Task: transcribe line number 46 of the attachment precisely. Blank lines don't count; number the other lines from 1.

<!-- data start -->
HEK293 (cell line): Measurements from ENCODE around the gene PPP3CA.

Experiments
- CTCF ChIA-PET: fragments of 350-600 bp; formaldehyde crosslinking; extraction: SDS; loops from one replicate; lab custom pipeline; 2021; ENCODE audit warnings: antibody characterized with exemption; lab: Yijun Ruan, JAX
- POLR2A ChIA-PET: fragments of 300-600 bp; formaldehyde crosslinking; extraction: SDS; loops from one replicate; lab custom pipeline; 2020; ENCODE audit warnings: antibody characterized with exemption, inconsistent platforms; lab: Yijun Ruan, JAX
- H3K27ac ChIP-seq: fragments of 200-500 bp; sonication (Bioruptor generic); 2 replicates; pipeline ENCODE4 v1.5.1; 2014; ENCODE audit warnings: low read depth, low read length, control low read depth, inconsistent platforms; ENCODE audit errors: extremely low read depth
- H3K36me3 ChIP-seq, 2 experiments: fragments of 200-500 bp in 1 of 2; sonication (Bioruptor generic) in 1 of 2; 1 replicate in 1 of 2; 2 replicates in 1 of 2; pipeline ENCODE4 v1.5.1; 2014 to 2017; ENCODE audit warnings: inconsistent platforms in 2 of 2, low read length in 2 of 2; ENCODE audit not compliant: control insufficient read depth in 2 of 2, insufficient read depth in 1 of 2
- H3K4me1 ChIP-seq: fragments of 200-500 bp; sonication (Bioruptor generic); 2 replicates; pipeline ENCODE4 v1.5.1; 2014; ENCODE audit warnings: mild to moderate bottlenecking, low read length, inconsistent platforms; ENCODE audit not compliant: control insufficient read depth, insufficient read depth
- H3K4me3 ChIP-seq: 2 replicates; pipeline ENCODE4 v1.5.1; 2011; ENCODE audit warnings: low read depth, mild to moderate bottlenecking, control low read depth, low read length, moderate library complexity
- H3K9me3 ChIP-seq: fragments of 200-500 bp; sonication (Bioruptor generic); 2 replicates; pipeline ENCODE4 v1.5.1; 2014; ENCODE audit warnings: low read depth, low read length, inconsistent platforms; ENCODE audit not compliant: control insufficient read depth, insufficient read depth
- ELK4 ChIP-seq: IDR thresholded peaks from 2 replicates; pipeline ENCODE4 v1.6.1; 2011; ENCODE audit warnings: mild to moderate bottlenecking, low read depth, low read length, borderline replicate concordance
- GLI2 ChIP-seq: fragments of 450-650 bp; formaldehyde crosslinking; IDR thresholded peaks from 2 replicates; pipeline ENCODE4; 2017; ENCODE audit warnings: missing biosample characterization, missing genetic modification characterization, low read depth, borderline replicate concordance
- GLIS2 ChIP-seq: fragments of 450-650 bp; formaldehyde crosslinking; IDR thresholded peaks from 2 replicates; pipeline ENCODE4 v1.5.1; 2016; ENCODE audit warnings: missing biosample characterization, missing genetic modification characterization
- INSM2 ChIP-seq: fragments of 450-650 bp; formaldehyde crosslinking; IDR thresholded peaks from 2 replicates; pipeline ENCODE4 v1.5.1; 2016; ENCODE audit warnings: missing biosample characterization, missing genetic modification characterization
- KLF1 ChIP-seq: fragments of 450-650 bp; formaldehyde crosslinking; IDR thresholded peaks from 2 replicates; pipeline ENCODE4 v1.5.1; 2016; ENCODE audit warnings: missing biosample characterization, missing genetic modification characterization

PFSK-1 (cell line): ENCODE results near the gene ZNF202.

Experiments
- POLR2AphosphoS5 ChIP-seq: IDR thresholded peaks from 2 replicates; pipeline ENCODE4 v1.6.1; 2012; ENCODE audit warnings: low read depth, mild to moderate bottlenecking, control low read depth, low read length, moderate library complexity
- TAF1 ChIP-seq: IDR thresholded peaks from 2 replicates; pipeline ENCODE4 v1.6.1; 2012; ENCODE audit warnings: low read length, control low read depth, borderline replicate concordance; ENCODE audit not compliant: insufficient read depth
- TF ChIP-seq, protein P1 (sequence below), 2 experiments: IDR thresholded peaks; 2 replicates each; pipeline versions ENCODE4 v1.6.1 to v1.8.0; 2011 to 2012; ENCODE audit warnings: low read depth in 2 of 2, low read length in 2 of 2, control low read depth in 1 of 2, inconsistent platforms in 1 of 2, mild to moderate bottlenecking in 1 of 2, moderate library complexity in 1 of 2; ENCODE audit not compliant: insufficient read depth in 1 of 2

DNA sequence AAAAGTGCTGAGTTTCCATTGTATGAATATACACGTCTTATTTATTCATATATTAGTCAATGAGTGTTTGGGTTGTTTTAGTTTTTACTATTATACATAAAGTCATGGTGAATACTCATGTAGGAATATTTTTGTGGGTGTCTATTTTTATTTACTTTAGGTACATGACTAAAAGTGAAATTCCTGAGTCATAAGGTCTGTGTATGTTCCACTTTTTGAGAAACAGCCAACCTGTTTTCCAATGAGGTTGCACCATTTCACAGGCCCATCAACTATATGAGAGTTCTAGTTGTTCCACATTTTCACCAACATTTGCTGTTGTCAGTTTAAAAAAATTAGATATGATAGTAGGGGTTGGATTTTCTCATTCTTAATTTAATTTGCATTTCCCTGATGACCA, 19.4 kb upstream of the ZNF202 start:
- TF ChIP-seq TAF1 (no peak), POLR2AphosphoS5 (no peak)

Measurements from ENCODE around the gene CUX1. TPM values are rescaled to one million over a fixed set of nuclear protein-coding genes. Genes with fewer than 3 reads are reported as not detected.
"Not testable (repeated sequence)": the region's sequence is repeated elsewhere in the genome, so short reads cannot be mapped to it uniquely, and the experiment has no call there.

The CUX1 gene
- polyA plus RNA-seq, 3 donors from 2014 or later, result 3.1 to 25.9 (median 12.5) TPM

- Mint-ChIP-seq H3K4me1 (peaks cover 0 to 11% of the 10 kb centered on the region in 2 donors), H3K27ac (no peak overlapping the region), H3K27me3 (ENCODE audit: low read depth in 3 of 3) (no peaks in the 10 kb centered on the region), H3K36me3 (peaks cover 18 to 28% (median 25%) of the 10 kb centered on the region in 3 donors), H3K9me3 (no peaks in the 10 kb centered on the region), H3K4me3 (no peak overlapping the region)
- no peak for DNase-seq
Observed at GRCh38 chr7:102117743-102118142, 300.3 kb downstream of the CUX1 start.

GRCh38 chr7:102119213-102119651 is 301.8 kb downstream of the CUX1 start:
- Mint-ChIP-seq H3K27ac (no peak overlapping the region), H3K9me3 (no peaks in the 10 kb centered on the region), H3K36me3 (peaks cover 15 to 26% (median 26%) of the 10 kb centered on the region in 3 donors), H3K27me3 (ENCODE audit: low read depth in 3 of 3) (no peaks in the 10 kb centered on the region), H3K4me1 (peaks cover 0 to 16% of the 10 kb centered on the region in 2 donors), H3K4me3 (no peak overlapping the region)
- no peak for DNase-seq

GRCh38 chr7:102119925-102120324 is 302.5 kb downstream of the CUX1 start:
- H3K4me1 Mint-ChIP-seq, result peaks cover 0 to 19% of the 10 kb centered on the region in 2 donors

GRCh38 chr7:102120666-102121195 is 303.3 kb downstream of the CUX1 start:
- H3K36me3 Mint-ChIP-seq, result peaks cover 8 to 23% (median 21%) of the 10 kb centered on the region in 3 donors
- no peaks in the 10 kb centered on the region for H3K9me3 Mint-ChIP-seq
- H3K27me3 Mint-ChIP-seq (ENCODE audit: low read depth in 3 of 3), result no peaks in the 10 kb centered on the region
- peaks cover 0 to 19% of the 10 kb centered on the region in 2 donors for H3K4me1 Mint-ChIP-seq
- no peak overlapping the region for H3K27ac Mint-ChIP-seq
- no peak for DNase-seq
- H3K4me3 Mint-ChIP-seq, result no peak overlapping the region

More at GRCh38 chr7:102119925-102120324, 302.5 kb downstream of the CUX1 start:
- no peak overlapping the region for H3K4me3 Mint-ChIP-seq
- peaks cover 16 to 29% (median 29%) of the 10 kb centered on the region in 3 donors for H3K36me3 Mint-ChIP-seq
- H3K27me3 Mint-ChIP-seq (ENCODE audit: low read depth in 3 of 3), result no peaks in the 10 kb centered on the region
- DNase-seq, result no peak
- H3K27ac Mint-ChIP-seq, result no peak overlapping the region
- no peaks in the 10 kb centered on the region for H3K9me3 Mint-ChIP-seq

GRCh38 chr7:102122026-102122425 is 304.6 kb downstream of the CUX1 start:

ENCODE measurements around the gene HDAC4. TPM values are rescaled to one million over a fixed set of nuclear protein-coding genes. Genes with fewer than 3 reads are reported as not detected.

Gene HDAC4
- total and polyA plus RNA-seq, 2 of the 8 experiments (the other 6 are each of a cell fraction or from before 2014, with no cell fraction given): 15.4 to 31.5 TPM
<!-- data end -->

- DNase-seq, result no peak